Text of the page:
By allowing ads to appear on this site, you support the local businesses who, in turn, support great journalism.
Loss of federal money could stymie byway tourism
new deh commission byway pic
The Barton County Commissioners approved sending a letter to the Kansas Congressional delegation requesting federal funds not be cut from the scenic byways. - photo by Tribune file photo

Citing the potential damage to tourism efforts in the area, the Barton County Commission Monday approved sending letters of support for the National Scenic Byway Program to members of the Kansas Congressional delegation.
Certain legislation weakened federal funding for the program from which Barton, Stafford and Reno counties have benefited through funding for the Wetlands and Wildlife National Scenic Byway. Given the importance of maintaining and improving the byway, the Commission was asked to provide the letters .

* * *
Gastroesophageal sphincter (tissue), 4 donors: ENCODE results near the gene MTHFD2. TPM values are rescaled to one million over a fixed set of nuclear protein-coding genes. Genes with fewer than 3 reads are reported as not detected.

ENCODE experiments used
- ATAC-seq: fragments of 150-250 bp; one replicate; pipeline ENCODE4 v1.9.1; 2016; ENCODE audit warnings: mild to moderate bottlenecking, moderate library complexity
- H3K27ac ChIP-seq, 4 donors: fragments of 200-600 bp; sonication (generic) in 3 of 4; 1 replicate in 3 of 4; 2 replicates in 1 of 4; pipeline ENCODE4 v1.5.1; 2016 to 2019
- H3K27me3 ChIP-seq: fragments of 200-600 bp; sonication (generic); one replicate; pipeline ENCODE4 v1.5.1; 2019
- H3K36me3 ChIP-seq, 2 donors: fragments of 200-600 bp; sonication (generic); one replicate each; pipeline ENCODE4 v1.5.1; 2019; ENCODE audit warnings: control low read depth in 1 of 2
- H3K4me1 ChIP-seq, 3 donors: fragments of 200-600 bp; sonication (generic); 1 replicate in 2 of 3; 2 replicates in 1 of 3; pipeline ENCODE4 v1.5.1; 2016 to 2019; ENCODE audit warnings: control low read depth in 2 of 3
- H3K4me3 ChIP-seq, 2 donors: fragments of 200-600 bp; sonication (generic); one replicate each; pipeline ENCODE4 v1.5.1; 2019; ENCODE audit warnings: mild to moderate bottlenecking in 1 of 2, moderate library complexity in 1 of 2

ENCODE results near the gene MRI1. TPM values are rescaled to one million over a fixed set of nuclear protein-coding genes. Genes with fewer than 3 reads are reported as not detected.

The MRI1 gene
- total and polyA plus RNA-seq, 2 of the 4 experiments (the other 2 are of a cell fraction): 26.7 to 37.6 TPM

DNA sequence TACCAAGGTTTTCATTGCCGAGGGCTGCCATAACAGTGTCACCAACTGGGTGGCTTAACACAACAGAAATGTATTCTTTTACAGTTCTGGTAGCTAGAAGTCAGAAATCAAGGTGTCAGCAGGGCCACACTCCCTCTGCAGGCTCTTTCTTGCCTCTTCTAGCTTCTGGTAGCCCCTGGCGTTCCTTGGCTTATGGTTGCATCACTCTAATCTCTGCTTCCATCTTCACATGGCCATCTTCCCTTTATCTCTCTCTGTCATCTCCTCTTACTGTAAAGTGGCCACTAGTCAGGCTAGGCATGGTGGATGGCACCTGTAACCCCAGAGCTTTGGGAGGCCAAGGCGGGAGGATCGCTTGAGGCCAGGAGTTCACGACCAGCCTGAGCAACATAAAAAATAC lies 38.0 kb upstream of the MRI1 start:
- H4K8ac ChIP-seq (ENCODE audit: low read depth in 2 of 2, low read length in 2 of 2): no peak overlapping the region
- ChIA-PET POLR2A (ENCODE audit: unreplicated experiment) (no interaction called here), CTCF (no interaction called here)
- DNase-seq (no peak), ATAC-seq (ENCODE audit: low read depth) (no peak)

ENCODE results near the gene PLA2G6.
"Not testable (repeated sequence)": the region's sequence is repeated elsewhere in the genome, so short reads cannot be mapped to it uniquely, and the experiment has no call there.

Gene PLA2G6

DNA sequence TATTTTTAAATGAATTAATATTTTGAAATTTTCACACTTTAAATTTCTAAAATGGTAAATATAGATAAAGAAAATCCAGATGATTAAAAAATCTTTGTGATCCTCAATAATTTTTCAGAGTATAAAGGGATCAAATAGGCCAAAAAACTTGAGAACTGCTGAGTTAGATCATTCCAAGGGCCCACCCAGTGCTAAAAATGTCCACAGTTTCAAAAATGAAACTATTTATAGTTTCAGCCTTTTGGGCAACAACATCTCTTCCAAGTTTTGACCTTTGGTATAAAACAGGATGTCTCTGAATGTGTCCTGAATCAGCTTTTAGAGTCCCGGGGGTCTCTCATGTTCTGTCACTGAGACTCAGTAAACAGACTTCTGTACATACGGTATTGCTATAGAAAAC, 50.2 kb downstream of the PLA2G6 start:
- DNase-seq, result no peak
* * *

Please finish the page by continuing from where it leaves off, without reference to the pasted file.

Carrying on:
“It’s almost impossible to get federal funding for byways,” he said. Over the years since the Wetlands Byway earned national status, it has benefited from many federal dollars.
The legislation is known as MAP-21, or the Moving Ahead for Progress in the 21st Century Act, which was signed into law in July 2012. Funding surface transportation programs at over $105 billion for fiscal years 2013 and 2014, it was  the first long-term highway authorization enacted since 2005, according to the Federal Highway Administration.
However, Boeckman said it also took money away from the byway program. This program has been crucial in developing tourism in Barton, Stafford and Reno counties, which are impacted by the 70-plus-mile Wetlands Byway route between Cheyenne Bottoms and Quivira National Wildlife Refuge.
The letters will go to Congressman Tim Huelskamp and senators Jerry Moran and Pat Roberts. They will urge lawmakers to amend MAP-21 to allow transportation alternative funds to be used for byways.
“This is good for everyone in Barton County in the long run,” said Commission Chairman Kenny Schremmer.
Boeckman and Great Bend Convention and Visitors Bureau President Cris Collier received an email from the National Scenic Byway Foundation asking them to send the letters.